Posted on May 27, 2015
Best Temperature to Store Wine
The best temperature to store wine is about 55 degrees, which is the temperature of most natural caves in France. But anything in the range of 45 degrees to 65 degrees is perfectly appropriate to store your valued wines. The key here is consistency. While anything close to freezing or spiking above 80 degrees is obviously a bad idea for wine storage, temperature swings over time can be just as harmful. Wines will react to variations in warmth by slightly expanding and contracting, just like any liquid. Even the subtlest change in a wine's volume over time can loosen the cork and allow air to invade the bottle, slowly spoiling the wine with oxidation.
Know Your Corks
While synthetic corks and aluminum screw caps are generally acceptable for wines made for immediate consumption and even brief storage, natural corks are still preferred for any bottles you wish to keep for more than a couple of years. A natural cork makes an excellent barrier between wine and air, keeping the wine in and allowing minute quantities of air in over time to very slowly age the wine. Barrels have the same ability in letting wine mature and soften through slight air contact over time.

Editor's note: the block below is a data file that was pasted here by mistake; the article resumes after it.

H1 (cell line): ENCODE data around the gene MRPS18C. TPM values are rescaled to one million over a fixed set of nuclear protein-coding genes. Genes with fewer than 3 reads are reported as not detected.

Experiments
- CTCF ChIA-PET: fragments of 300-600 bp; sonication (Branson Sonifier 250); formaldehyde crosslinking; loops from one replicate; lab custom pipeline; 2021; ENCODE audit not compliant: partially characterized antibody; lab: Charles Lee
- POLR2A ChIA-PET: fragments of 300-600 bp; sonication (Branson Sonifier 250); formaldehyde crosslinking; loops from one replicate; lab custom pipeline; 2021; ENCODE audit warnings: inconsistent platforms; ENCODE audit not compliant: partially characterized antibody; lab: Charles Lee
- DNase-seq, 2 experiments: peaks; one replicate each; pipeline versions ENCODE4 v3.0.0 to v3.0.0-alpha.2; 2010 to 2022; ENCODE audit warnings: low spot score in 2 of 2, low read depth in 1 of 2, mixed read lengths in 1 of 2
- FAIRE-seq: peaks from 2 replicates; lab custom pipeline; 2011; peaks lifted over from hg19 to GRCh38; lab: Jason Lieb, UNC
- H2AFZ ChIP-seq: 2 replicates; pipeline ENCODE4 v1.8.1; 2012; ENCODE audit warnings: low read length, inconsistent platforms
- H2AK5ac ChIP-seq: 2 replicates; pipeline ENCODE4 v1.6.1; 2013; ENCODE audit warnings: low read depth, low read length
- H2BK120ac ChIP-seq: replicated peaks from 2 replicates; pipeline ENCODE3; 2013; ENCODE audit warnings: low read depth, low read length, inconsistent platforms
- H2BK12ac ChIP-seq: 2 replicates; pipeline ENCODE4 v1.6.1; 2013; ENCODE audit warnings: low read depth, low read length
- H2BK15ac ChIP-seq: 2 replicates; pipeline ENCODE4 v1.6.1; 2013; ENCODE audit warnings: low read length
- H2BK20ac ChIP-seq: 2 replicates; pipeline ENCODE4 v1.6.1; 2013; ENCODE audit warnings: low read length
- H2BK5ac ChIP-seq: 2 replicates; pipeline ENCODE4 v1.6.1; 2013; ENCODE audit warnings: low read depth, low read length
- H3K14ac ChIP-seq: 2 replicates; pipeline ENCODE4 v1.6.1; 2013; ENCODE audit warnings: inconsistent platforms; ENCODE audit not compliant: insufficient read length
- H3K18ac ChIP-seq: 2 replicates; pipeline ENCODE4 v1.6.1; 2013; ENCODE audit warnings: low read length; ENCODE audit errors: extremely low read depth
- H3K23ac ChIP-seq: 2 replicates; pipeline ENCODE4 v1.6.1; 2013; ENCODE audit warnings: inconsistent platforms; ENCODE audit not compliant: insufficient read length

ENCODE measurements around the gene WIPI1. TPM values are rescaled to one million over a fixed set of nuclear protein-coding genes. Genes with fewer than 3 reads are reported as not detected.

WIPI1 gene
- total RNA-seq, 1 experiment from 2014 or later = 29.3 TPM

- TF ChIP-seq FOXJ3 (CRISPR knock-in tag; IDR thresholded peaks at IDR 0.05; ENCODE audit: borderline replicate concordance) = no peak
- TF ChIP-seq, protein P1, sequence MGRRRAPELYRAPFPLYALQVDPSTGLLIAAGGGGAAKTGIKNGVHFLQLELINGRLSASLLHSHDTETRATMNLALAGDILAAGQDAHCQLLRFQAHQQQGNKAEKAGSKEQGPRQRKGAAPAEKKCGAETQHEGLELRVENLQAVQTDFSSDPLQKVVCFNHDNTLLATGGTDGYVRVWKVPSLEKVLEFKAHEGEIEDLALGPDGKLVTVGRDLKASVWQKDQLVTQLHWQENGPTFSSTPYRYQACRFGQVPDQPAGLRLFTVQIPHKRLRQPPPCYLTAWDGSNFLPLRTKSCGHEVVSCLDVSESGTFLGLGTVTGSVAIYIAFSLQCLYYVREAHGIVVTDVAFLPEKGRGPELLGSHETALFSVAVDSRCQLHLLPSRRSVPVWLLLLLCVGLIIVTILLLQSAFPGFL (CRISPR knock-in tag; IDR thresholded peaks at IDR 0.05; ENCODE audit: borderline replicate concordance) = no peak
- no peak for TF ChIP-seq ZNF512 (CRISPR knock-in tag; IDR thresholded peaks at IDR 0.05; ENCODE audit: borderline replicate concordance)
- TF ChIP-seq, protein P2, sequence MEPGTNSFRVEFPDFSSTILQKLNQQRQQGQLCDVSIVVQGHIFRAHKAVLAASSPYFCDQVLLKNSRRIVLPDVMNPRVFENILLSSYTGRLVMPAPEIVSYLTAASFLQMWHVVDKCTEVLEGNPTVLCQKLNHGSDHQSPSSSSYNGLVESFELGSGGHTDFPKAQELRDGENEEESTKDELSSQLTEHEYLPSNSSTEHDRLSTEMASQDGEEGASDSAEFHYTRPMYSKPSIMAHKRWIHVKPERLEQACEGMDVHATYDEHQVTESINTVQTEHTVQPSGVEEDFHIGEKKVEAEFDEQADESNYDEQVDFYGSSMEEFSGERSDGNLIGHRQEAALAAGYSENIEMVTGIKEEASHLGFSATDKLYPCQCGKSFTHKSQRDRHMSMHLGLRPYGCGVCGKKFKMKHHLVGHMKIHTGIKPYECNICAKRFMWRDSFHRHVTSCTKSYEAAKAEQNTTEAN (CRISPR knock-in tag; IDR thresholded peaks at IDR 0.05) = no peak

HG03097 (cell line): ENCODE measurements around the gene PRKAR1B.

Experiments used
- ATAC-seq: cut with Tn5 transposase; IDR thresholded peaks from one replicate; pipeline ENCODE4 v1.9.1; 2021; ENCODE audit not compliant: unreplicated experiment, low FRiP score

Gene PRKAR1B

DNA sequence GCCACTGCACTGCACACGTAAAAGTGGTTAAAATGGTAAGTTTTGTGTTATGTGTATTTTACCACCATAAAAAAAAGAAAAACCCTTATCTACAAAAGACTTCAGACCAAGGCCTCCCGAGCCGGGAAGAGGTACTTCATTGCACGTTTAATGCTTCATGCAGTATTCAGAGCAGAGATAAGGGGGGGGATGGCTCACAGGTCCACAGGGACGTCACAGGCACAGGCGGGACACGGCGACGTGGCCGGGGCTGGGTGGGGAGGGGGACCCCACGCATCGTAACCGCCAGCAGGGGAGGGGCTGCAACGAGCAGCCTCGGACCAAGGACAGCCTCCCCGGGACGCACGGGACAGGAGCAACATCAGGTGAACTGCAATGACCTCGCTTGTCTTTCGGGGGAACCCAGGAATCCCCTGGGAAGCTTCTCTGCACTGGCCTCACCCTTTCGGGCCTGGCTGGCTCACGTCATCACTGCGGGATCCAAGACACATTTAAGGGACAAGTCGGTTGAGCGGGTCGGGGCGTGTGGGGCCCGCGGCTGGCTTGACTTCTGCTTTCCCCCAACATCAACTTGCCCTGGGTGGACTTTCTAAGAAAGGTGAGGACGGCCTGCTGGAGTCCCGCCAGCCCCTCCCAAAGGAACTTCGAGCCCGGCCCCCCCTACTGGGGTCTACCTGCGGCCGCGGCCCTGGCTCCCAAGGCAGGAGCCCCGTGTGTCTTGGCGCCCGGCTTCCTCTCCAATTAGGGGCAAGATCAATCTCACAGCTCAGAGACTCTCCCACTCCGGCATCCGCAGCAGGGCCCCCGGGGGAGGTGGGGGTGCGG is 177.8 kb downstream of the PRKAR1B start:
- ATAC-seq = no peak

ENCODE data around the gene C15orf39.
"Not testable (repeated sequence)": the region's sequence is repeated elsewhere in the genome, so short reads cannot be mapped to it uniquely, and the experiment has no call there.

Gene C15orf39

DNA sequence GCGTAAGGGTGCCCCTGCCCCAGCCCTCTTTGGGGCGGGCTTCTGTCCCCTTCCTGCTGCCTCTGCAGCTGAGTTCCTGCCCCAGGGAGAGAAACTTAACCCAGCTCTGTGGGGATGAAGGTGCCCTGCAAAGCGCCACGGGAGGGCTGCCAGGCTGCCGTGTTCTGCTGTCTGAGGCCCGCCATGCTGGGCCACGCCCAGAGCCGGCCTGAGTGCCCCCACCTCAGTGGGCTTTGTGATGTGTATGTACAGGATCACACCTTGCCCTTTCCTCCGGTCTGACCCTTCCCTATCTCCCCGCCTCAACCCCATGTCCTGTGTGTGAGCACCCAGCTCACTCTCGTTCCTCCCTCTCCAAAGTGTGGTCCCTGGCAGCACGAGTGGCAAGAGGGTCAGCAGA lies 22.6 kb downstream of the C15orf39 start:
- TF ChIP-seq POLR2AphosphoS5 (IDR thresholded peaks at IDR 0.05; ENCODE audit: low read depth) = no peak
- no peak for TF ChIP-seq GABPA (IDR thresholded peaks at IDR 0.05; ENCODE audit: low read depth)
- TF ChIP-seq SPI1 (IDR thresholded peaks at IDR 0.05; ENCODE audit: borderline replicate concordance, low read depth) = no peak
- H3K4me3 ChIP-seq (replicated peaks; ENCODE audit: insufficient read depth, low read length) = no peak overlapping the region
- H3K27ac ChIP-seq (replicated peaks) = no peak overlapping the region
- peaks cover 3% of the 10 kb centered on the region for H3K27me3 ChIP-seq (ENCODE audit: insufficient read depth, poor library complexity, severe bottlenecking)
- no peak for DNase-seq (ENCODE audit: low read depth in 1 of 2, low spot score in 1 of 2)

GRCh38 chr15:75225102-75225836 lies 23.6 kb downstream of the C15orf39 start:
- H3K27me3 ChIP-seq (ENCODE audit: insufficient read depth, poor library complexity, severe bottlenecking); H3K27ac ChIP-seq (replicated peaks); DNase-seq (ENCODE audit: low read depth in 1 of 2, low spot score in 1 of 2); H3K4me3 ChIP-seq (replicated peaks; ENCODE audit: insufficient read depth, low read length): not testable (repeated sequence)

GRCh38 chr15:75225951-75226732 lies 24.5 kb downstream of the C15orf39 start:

You should periodically check your most valued bottles by giving the cork a gentle but firm push with your thumb. Even the slightest movement can indicate a cork that has lost its grip on the bottle's neck and may be allowing air in. Test corks this way before you buy any wine. A loose cork means a wine is on its way to spoilage. Temperature swings in storage are the main culprit for faulty corks, and once a cork is out of the bottle, any wine stain above the contact end could mean leakage has occurred.
The Best Temperatures for Serving Wines
While personal preference is the only rule you need to worry about here, you should keep in mind a few facts about service temperature. Serving a wine cold will enhance its bite and crispness. Warmer than cellar temperature will bring out toasty notes in oaked wines, but will turn the nose of a high-alcohol wine "hot." Some reds even benefit from a slight chilling down before serving. All wines benefit from air once they are in the glass, regardless of the best temperature to store wine.